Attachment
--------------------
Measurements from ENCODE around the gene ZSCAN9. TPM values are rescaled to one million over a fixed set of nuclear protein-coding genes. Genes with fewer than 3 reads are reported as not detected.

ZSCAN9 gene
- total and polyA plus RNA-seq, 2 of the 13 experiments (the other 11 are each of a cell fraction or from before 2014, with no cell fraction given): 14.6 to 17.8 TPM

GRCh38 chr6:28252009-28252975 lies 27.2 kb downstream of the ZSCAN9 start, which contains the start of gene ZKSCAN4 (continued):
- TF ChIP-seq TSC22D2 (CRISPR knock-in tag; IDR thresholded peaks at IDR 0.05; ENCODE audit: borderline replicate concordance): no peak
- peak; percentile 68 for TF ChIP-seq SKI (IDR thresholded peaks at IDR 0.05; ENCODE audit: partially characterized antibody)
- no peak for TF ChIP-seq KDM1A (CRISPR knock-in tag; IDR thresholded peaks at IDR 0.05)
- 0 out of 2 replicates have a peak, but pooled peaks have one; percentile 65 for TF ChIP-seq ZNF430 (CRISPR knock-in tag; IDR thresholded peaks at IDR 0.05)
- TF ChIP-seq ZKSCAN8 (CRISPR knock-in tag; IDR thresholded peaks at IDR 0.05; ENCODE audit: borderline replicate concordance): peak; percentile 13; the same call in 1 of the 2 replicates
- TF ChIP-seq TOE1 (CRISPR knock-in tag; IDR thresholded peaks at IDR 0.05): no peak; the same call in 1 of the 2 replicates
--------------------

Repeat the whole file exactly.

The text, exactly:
Measurements from ENCODE around the gene ZSCAN9. TPM values are rescaled to one million over a fixed set of nuclear protein-coding genes. Genes with fewer than 3 reads are reported as not detected.

ZSCAN9 gene
- total and polyA plus RNA-seq, 2 of the 13 experiments (the other 11 are each of a cell fraction or from before 2014, with no cell fraction given): 14.6 to 17.8 TPM

GRCh38 chr6:28252009-28252975 lies 27.2 kb downstream of the ZSCAN9 start, which contains the start of gene ZKSCAN4 (continued):
- TF ChIP-seq TSC22D2 (CRISPR knock-in tag; IDR thresholded peaks at IDR 0.05; ENCODE audit: borderline replicate concordance): no peak
- peak; percentile 68 for TF ChIP-seq SKI (IDR thresholded peaks at IDR 0.05; ENCODE audit: partially characterized antibody)
- no peak for TF ChIP-seq KDM1A (CRISPR knock-in tag; IDR thresholded peaks at IDR 0.05)
- 0 out of 2 replicates have a peak, but pooled peaks have one; percentile 65 for TF ChIP-seq ZNF430 (CRISPR knock-in tag; IDR thresholded peaks at IDR 0.05)
- TF ChIP-seq ZKSCAN8 (CRISPR knock-in tag; IDR thresholded peaks at IDR 0.05; ENCODE audit: borderline replicate concordance): peak; percentile 13; the same call in 1 of the 2 replicates
- TF ChIP-seq TOE1 (CRISPR knock-in tag; IDR thresholded peaks at IDR 0.05): no peak; the same call in 1 of the 2 replicates